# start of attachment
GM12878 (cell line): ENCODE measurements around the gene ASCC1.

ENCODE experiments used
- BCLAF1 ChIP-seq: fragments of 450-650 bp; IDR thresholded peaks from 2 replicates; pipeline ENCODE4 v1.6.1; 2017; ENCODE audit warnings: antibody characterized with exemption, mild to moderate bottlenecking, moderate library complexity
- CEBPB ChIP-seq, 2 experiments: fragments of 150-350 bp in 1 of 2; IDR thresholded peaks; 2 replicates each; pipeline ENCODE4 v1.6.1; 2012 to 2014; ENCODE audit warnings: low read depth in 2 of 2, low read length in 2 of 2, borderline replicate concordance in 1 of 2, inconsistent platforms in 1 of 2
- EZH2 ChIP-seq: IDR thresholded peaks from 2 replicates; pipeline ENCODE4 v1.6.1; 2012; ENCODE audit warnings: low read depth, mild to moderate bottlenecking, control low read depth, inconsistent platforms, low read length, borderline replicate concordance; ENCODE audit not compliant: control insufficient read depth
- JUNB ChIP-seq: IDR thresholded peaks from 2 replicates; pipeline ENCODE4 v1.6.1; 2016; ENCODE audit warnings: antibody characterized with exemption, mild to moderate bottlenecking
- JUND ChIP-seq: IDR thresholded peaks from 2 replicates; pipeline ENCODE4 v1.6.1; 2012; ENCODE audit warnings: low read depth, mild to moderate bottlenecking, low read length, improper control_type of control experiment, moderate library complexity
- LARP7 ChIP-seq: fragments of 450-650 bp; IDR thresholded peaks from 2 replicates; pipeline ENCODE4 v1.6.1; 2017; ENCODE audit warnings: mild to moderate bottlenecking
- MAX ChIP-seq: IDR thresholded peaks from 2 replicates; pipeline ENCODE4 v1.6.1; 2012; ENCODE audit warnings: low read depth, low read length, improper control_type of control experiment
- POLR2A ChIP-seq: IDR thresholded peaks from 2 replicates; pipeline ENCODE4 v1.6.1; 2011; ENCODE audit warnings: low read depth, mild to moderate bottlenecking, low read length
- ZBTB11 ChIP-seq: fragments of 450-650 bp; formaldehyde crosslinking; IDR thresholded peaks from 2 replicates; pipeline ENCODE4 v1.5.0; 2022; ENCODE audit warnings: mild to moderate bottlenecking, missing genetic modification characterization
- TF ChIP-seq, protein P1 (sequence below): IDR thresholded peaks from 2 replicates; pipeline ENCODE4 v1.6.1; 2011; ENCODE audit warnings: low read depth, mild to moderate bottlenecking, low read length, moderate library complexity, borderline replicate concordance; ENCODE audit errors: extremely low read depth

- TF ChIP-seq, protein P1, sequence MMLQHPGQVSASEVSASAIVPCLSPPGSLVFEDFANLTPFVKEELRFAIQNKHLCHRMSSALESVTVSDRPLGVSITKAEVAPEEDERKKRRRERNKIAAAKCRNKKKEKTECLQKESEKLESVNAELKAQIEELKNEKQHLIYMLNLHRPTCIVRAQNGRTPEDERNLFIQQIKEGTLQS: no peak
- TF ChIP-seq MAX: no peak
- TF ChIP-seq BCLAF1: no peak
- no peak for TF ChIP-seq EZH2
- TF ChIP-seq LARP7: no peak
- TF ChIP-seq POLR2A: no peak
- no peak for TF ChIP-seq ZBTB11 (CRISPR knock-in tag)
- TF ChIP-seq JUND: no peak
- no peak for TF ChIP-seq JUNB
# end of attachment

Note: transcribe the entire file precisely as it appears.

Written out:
GM12878 (cell line): ENCODE measurements around the gene ASCC1.

ENCODE experiments used
- BCLAF1 ChIP-seq: fragments of 450-650 bp; IDR thresholded peaks from 2 replicates; pipeline ENCODE4 v1.6.1; 2017; ENCODE audit warnings: antibody characterized with exemption, mild to moderate bottlenecking, moderate library complexity
- CEBPB ChIP-seq, 2 experiments: fragments of 150-350 bp in 1 of 2; IDR thresholded peaks; 2 replicates each; pipeline ENCODE4 v1.6.1; 2012 to 2014; ENCODE audit warnings: low read depth in 2 of 2, low read length in 2 of 2, borderline replicate concordance in 1 of 2, inconsistent platforms in 1 of 2
- EZH2 ChIP-seq: IDR thresholded peaks from 2 replicates; pipeline ENCODE4 v1.6.1; 2012; ENCODE audit warnings: low read depth, mild to moderate bottlenecking, control low read depth, inconsistent platforms, low read length, borderline replicate concordance; ENCODE audit not compliant: control insufficient read depth
- JUNB ChIP-seq: IDR thresholded peaks from 2 replicates; pipeline ENCODE4 v1.6.1; 2016; ENCODE audit warnings: antibody characterized with exemption, mild to moderate bottlenecking
- JUND ChIP-seq: IDR thresholded peaks from 2 replicates; pipeline ENCODE4 v1.6.1; 2012; ENCODE audit warnings: low read depth, mild to moderate bottlenecking, low read length, improper control_type of control experiment, moderate library complexity
- LARP7 ChIP-seq: fragments of 450-650 bp; IDR thresholded peaks from 2 replicates; pipeline ENCODE4 v1.6.1; 2017; ENCODE audit warnings: mild to moderate bottlenecking
- MAX ChIP-seq: IDR thresholded peaks from 2 replicates; pipeline ENCODE4 v1.6.1; 2012; ENCODE audit warnings: low read depth, low read length, improper control_type of control experiment
- POLR2A ChIP-seq: IDR thresholded peaks from 2 replicates; pipeline ENCODE4 v1.6.1; 2011; ENCODE audit warnings: low read depth, mild to moderate bottlenecking, low read length
- ZBTB11 ChIP-seq: fragments of 450-650 bp; formaldehyde crosslinking; IDR thresholded peaks from 2 replicates; pipeline ENCODE4 v1.5.0; 2022; ENCODE audit warnings: mild to moderate bottlenecking, missing genetic modification characterization
- TF ChIP-seq, protein P1 (sequence below): IDR thresholded peaks from 2 replicates; pipeline ENCODE4 v1.6.1; 2011; ENCODE audit warnings: low read depth, mild to moderate bottlenecking, low read length, moderate library complexity, borderline replicate concordance; ENCODE audit errors: extremely low read depth

- TF ChIP-seq, protein P1, sequence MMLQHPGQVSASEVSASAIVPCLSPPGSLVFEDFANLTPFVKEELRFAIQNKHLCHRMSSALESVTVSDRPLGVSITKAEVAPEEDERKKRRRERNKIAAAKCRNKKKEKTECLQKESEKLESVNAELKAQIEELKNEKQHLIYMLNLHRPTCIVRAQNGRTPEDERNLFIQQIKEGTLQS: no peak
- TF ChIP-seq MAX: no peak
- TF ChIP-seq BCLAF1: no peak
- no peak for TF ChIP-seq EZH2
- TF ChIP-seq LARP7: no peak
- TF ChIP-seq POLR2A: no peak
- no peak for TF ChIP-seq ZBTB11 (CRISPR knock-in tag)
- TF ChIP-seq JUND: no peak
- no peak for TF ChIP-seq JUNB